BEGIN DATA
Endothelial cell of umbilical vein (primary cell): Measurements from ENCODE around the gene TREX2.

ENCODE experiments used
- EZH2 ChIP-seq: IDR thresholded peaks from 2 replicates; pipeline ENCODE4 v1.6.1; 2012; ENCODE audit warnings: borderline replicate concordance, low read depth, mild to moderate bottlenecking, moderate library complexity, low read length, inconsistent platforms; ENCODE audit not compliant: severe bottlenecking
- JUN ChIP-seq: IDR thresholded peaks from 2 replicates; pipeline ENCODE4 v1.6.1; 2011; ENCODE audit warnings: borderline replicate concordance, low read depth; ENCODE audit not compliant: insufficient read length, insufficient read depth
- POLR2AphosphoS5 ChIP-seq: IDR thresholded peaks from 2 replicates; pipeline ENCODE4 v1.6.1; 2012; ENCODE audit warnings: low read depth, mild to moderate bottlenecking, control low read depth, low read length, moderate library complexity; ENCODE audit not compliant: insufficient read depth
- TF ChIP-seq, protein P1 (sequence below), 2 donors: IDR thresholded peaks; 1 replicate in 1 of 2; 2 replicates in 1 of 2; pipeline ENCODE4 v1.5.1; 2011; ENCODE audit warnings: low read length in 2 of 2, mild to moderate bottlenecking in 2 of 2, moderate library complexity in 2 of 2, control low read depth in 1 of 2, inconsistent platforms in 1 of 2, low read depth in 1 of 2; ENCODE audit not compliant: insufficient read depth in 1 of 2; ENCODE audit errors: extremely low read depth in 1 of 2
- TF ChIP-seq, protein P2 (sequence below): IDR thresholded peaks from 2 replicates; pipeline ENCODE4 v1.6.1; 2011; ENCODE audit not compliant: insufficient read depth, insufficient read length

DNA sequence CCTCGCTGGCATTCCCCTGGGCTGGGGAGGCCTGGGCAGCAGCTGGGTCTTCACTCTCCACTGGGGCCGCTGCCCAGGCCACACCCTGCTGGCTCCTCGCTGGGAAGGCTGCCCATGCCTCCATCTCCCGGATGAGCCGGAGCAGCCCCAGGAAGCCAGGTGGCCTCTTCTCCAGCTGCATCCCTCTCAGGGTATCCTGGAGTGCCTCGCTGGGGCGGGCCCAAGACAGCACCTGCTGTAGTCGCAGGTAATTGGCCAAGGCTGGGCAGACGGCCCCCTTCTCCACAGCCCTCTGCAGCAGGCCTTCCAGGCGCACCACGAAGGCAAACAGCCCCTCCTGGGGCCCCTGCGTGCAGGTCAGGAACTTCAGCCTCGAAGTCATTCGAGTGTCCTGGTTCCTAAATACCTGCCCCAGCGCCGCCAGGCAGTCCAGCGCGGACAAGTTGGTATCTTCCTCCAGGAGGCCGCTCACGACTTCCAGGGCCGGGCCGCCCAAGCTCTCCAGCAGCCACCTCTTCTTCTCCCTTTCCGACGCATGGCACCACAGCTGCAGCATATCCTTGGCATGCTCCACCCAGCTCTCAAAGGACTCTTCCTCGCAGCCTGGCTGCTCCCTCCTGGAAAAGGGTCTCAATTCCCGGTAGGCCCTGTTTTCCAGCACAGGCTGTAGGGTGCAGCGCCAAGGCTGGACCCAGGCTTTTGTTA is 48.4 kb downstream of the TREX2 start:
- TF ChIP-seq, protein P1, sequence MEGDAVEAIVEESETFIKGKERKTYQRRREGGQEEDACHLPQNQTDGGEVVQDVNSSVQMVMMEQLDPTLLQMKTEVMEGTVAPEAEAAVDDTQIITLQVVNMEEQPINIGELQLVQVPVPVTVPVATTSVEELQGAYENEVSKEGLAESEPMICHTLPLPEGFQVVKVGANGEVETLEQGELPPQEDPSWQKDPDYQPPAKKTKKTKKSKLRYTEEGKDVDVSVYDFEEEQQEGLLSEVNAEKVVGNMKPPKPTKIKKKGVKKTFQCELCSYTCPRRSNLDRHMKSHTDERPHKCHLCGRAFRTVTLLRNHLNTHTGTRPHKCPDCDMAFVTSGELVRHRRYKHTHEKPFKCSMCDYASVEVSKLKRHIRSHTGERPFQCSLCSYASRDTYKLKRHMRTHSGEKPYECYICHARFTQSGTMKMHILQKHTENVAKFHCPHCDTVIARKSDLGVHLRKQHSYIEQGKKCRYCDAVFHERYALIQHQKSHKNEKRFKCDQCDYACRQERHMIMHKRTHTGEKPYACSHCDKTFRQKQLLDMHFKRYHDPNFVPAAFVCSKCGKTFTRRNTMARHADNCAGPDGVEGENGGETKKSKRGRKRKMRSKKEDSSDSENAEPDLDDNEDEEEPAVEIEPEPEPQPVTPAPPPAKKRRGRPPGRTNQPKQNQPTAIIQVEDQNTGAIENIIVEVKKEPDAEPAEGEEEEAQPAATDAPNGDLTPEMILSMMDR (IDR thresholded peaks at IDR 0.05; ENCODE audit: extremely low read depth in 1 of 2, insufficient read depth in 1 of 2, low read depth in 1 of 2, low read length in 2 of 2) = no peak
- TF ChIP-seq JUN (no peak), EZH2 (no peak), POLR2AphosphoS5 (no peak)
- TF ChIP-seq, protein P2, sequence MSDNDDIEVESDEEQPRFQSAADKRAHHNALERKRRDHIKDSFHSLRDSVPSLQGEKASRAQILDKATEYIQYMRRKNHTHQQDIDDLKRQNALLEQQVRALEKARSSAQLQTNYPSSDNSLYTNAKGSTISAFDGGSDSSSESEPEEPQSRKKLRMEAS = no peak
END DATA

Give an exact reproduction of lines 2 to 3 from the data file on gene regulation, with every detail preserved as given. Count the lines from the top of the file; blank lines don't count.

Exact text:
ENCODE experiments used
- EZH2 ChIP-seq: IDR thresholded peaks from 2 replicates; pipeline ENCODE4 v1.6.1; 2012; ENCODE audit warnings: borderline replicate concordance, low read depth, mild to moderate bottlenecking, moderate library complexity, low read length, inconsistent platforms; ENCODE audit not compliant: severe bottlenecking